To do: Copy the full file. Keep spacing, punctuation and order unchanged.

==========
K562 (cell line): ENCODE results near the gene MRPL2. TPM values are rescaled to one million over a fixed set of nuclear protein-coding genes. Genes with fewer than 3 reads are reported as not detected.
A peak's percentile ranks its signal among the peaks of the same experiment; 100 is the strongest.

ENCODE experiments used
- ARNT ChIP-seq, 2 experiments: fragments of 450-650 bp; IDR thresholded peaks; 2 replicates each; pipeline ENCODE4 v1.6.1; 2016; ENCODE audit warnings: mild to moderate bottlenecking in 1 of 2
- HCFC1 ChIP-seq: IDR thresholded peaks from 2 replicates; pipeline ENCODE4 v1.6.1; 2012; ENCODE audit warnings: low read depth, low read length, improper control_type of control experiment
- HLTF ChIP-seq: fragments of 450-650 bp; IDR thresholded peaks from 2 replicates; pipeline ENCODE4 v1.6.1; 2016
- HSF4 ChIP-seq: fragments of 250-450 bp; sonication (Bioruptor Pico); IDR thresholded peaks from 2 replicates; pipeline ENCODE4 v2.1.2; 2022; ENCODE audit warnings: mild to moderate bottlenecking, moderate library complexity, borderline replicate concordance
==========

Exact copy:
K562 (cell line): ENCODE results near the gene MRPL2. TPM values are rescaled to one million over a fixed set of nuclear protein-coding genes. Genes with fewer than 3 reads are reported as not detected.
A peak's percentile ranks its signal among the peaks of the same experiment; 100 is the strongest.

ENCODE experiments used
- ARNT ChIP-seq, 2 experiments: fragments of 450-650 bp; IDR thresholded peaks; 2 replicates each; pipeline ENCODE4 v1.6.1; 2016; ENCODE audit warnings: mild to moderate bottlenecking in 1 of 2
- HCFC1 ChIP-seq: IDR thresholded peaks from 2 replicates; pipeline ENCODE4 v1.6.1; 2012; ENCODE audit warnings: low read depth, low read length, improper control_type of control experiment
- HLTF ChIP-seq: fragments of 450-650 bp; IDR thresholded peaks from 2 replicates; pipeline ENCODE4 v1.6.1; 2016
- HSF4 ChIP-seq: fragments of 250-450 bp; sonication (Bioruptor Pico); IDR thresholded peaks from 2 replicates; pipeline ENCODE4 v2.1.2; 2022; ENCODE audit warnings: mild to moderate bottlenecking, moderate library complexity, borderline replicate concordance